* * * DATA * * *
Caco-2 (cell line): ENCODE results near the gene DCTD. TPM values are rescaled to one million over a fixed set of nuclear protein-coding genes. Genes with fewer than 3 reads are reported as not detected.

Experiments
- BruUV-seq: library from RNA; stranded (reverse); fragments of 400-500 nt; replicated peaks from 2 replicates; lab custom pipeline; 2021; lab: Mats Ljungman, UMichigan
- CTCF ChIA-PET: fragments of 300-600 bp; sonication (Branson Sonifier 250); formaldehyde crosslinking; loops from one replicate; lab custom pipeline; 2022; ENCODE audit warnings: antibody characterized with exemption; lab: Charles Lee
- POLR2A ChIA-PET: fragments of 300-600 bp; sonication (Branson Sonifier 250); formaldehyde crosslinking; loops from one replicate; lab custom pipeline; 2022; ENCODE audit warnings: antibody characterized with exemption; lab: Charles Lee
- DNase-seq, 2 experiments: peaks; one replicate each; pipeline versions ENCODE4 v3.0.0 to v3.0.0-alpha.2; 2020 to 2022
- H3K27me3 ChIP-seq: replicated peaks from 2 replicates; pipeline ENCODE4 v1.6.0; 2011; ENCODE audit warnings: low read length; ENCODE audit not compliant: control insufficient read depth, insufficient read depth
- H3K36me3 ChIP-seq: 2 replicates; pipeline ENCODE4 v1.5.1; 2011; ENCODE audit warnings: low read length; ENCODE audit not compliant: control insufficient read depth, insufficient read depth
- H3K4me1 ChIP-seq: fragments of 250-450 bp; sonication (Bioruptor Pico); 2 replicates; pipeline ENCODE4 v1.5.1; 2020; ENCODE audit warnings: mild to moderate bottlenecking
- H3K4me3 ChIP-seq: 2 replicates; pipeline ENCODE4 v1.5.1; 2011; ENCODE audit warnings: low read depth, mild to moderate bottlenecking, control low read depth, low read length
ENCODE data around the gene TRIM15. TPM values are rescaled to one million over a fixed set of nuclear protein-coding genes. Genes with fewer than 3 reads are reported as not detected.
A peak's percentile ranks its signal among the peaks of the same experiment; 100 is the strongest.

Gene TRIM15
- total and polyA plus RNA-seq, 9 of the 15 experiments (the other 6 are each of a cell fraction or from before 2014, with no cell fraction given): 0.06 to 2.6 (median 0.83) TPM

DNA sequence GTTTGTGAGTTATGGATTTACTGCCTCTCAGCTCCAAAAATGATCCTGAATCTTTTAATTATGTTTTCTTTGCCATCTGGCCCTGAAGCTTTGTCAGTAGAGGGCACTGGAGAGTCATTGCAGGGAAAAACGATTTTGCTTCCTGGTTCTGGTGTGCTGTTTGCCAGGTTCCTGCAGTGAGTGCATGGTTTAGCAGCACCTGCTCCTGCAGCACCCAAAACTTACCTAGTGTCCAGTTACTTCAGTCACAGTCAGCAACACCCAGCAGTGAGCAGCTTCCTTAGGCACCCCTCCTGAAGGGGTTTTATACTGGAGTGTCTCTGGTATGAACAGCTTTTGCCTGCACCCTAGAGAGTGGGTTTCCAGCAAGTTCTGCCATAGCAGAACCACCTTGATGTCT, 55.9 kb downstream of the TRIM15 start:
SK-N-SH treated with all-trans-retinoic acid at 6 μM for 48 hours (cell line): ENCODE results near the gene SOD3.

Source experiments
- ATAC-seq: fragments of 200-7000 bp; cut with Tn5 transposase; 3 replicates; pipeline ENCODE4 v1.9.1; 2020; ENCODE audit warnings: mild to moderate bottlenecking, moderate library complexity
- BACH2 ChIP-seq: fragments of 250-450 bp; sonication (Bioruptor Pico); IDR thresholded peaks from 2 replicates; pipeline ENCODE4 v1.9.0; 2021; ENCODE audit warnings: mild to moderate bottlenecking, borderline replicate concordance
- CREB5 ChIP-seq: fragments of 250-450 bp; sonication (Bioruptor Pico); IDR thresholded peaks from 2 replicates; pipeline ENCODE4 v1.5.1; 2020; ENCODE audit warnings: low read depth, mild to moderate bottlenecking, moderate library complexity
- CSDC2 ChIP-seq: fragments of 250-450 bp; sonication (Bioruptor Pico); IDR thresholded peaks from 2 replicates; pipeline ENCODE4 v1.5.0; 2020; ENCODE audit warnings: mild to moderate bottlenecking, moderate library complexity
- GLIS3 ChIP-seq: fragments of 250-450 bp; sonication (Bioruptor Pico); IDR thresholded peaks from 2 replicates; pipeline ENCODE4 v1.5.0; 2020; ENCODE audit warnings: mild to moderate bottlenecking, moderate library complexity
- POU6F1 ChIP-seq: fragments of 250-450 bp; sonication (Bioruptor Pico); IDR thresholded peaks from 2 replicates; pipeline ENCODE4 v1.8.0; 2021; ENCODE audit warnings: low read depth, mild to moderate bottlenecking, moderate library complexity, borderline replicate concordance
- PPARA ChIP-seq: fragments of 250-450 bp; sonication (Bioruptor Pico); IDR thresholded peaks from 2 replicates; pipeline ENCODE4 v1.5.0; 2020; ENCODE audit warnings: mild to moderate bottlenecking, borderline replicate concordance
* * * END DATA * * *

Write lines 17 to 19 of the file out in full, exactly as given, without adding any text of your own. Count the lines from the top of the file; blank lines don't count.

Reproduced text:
Source experiments
- ATAC-seq: fragments of 200-7000 bp; cut with Tn5 transposase; 3 replicates; pipeline ENCODE4 v1.9.1; 2020; ENCODE audit warnings: mild to moderate bottlenecking, moderate library complexity
- BACH2 ChIP-seq: fragments of 250-450 bp; sonication (Bioruptor Pico); IDR thresholded peaks from 2 replicates; pipeline ENCODE4 v1.9.0; 2021; ENCODE audit warnings: mild to moderate bottlenecking, borderline replicate concordance